Trade Names
Cherry, American Cherry, Black Cherry


Similar woods
European Cherry, French Cherry


North America


Northeastern halves of Canada and USA as well as south to Florida and Texas. Cultivated to some extent in Europe. However, only the trees from the growing areas in Northeastern USA and possibly Canada are significant for veneer production. Northern Pennsylvania is best known growing region.


Very good sliced veneer for faces. As lumber it is preferred for architectural panels and furniture. Good qualities are always in demand. However, due to this heavy demand it is becoming more and more difficult to find American Black Cherry in good qualities. It is also very much sought after as lumber.


The color of the heartwood is orange-reddish to reddish-brown with a satiny finish. Unlike the European Cherry the wood darkens considerably. This is why the European Cherry is considerably more select and purer in color than the American Black Cherry. Numbering amongst the natural features of Cherry are gum pockets, black gummy deposits in the annual rings (a frequently occurring feature) as well as pin knots (tight-grown, small knots).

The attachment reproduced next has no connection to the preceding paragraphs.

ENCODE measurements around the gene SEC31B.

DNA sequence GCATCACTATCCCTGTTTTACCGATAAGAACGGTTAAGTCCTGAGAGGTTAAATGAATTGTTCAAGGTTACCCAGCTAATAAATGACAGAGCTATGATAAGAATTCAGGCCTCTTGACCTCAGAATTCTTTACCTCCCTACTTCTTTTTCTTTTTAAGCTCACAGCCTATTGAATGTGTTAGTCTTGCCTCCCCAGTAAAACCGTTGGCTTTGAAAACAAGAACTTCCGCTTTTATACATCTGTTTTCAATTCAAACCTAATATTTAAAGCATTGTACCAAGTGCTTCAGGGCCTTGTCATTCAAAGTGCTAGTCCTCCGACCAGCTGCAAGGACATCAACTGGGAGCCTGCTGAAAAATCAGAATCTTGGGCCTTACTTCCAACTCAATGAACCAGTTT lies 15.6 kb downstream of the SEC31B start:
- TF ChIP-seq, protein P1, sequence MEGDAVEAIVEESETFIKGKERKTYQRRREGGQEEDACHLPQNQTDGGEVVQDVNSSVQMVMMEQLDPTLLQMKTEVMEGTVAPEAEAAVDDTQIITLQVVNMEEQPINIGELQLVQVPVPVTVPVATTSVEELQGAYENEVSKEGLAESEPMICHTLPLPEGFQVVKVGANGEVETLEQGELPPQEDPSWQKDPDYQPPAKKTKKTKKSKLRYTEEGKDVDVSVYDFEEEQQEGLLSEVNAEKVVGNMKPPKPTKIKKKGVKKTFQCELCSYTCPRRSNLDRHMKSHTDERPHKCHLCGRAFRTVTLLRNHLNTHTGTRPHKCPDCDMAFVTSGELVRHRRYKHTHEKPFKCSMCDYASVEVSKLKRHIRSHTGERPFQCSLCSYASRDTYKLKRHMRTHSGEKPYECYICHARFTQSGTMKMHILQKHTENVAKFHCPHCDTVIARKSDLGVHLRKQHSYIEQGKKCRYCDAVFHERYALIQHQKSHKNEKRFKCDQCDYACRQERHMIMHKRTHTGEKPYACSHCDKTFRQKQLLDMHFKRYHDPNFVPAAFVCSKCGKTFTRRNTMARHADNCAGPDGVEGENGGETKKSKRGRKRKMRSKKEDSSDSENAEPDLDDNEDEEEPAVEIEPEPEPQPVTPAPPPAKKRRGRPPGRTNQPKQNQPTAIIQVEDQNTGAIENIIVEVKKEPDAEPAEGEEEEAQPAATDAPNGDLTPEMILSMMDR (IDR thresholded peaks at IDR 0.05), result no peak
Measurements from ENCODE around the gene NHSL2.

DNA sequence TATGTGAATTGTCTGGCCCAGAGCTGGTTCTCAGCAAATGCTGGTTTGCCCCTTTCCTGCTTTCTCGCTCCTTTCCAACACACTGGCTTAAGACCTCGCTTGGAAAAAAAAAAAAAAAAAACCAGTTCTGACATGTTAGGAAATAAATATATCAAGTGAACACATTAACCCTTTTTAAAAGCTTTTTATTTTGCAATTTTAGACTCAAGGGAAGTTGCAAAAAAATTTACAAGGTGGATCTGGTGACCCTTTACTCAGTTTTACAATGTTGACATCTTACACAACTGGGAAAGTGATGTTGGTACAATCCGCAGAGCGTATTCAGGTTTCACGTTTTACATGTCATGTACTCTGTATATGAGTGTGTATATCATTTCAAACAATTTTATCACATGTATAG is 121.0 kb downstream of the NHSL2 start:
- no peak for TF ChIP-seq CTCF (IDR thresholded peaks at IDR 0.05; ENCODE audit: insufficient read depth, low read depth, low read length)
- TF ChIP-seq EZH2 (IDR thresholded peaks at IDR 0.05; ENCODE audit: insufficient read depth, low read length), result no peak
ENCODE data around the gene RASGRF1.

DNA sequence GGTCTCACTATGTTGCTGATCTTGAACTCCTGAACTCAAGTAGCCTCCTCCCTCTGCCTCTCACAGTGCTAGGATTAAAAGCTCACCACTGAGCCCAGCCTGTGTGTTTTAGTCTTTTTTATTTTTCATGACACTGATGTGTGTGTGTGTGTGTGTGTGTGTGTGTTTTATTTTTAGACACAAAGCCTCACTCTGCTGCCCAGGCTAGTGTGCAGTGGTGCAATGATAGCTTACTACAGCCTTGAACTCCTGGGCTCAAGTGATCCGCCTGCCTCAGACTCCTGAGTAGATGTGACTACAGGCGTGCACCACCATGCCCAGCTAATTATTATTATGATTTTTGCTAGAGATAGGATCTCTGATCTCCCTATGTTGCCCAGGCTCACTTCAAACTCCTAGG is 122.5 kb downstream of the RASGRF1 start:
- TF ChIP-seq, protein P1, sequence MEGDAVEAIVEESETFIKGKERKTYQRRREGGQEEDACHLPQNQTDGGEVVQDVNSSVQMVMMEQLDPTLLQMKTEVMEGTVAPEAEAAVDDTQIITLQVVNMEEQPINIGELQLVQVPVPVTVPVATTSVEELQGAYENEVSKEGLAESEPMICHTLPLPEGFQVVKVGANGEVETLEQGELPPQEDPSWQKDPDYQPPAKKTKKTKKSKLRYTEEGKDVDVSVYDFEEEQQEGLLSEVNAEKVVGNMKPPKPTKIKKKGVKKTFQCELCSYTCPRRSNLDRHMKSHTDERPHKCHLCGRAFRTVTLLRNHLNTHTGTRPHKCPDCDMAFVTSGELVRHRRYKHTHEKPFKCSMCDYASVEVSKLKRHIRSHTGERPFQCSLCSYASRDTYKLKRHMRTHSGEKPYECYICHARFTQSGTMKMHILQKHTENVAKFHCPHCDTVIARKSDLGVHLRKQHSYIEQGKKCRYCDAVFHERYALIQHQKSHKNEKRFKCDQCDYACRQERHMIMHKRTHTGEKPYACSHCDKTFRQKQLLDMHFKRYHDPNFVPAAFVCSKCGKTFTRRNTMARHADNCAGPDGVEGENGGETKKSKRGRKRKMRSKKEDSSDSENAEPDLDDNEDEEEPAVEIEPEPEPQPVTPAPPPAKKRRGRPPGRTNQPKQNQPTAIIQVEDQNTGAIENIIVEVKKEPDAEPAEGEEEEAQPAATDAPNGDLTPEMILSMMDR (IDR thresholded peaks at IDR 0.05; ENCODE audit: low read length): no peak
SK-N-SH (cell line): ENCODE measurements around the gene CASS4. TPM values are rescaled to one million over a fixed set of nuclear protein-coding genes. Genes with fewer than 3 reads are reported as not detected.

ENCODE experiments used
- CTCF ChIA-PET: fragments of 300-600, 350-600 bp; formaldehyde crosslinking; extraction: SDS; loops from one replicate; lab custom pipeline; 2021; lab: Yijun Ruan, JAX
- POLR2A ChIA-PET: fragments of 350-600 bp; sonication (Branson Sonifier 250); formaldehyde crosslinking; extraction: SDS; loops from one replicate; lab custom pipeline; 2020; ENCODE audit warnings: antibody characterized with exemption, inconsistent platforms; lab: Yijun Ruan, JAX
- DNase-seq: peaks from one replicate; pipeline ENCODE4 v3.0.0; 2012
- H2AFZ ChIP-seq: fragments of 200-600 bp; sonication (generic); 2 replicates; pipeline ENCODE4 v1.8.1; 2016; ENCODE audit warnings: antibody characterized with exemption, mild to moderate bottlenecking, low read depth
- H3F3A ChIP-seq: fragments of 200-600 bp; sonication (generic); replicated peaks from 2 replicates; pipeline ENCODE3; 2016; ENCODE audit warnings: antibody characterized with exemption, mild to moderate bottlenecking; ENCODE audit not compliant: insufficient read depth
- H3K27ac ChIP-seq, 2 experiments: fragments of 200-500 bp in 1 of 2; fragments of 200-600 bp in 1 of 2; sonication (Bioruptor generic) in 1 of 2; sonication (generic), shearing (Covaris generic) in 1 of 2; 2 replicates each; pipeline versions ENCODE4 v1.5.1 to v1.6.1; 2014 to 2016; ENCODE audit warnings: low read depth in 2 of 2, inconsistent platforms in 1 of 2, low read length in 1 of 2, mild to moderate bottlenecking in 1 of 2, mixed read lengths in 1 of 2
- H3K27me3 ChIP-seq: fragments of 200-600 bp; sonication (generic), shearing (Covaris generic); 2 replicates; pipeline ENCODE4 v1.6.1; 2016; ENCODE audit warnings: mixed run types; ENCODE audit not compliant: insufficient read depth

As a general rule machining operations present no difficulties. Molding can also be carried out cleanly without any remachining or surface treatment being necessary.


The wood can be dried relatively quickly without any great difficulty.


Cherry is a wood that can be treated very well by all methods. Quick darkening is prevented by using light protective varnishes.


Cherry can be glued without difficulty. Screw and nail joints hold well but should be pre-drilled.